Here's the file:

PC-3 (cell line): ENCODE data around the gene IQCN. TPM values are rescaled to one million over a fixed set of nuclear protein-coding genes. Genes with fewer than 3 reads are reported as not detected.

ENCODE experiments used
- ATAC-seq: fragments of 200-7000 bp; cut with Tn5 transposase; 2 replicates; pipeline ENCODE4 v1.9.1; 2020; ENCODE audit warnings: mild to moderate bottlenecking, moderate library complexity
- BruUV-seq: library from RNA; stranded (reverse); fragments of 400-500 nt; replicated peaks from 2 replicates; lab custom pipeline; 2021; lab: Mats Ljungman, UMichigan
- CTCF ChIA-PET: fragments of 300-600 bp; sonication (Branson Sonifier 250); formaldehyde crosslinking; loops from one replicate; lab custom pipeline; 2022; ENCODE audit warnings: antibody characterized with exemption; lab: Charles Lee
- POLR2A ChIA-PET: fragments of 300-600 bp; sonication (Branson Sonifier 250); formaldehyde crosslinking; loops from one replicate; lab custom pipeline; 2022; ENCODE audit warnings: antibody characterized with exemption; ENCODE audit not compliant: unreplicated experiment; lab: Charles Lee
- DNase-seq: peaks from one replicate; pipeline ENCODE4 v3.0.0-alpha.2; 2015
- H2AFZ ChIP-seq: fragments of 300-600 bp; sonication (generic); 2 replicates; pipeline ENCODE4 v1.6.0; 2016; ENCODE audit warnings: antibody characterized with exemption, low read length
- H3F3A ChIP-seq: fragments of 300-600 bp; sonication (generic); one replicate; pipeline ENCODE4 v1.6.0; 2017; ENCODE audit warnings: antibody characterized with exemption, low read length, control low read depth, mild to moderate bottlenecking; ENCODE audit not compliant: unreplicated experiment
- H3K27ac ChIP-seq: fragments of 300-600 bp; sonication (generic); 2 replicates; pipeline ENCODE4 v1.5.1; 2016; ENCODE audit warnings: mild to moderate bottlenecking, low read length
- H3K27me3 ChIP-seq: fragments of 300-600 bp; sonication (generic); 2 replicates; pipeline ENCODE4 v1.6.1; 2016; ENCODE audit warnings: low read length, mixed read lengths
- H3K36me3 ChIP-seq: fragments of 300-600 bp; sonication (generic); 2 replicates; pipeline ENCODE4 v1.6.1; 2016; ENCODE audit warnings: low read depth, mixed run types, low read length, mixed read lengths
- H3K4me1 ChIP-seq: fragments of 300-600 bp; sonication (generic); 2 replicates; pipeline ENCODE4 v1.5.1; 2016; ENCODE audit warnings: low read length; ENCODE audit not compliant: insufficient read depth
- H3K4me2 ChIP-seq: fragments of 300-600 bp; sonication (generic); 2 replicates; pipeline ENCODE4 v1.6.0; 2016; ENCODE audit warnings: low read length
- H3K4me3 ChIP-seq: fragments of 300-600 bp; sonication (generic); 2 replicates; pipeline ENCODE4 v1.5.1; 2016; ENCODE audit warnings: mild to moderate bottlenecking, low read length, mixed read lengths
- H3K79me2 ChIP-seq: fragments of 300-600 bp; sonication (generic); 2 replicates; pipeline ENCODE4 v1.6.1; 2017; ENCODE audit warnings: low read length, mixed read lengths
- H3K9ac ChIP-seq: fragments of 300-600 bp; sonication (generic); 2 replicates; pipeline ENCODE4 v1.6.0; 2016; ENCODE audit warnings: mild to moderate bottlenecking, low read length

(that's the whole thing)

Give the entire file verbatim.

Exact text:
PC-3 (cell line): ENCODE data around the gene IQCN. TPM values are rescaled to one million over a fixed set of nuclear protein-coding genes. Genes with fewer than 3 reads are reported as not detected.

ENCODE experiments used
- ATAC-seq: fragments of 200-7000 bp; cut with Tn5 transposase; 2 replicates; pipeline ENCODE4 v1.9.1; 2020; ENCODE audit warnings: mild to moderate bottlenecking, moderate library complexity
- BruUV-seq: library from RNA; stranded (reverse); fragments of 400-500 nt; replicated peaks from 2 replicates; lab custom pipeline; 2021; lab: Mats Ljungman, UMichigan
- CTCF ChIA-PET: fragments of 300-600 bp; sonication (Branson Sonifier 250); formaldehyde crosslinking; loops from one replicate; lab custom pipeline; 2022; ENCODE audit warnings: antibody characterized with exemption; lab: Charles Lee
- POLR2A ChIA-PET: fragments of 300-600 bp; sonication (Branson Sonifier 250); formaldehyde crosslinking; loops from one replicate; lab custom pipeline; 2022; ENCODE audit warnings: antibody characterized with exemption; ENCODE audit not compliant: unreplicated experiment; lab: Charles Lee
- DNase-seq: peaks from one replicate; pipeline ENCODE4 v3.0.0-alpha.2; 2015
- H2AFZ ChIP-seq: fragments of 300-600 bp; sonication (generic); 2 replicates; pipeline ENCODE4 v1.6.0; 2016; ENCODE audit warnings: antibody characterized with exemption, low read length
- H3F3A ChIP-seq: fragments of 300-600 bp; sonication (generic); one replicate; pipeline ENCODE4 v1.6.0; 2017; ENCODE audit warnings: antibody characterized with exemption, low read length, control low read depth, mild to moderate bottlenecking; ENCODE audit not compliant: unreplicated experiment
- H3K27ac ChIP-seq: fragments of 300-600 bp; sonication (generic); 2 replicates; pipeline ENCODE4 v1.5.1; 2016; ENCODE audit warnings: mild to moderate bottlenecking, low read length
- H3K27me3 ChIP-seq: fragments of 300-600 bp; sonication (generic); 2 replicates; pipeline ENCODE4 v1.6.1; 2016; ENCODE audit warnings: low read length, mixed read lengths
- H3K36me3 ChIP-seq: fragments of 300-600 bp; sonication (generic); 2 replicates; pipeline ENCODE4 v1.6.1; 2016; ENCODE audit warnings: low read depth, mixed run types, low read length, mixed read lengths
- H3K4me1 ChIP-seq: fragments of 300-600 bp; sonication (generic); 2 replicates; pipeline ENCODE4 v1.5.1; 2016; ENCODE audit warnings: low read length; ENCODE audit not compliant: insufficient read depth
- H3K4me2 ChIP-seq: fragments of 300-600 bp; sonication (generic); 2 replicates; pipeline ENCODE4 v1.6.0; 2016; ENCODE audit warnings: low read length
- H3K4me3 ChIP-seq: fragments of 300-600 bp; sonication (generic); 2 replicates; pipeline ENCODE4 v1.5.1; 2016; ENCODE audit warnings: mild to moderate bottlenecking, low read length, mixed read lengths
- H3K79me2 ChIP-seq: fragments of 300-600 bp; sonication (generic); 2 replicates; pipeline ENCODE4 v1.6.1; 2017; ENCODE audit warnings: low read length, mixed read lengths
- H3K9ac ChIP-seq: fragments of 300-600 bp; sonication (generic); 2 replicates; pipeline ENCODE4 v1.6.0; 2016; ENCODE audit warnings: mild to moderate bottlenecking, low read length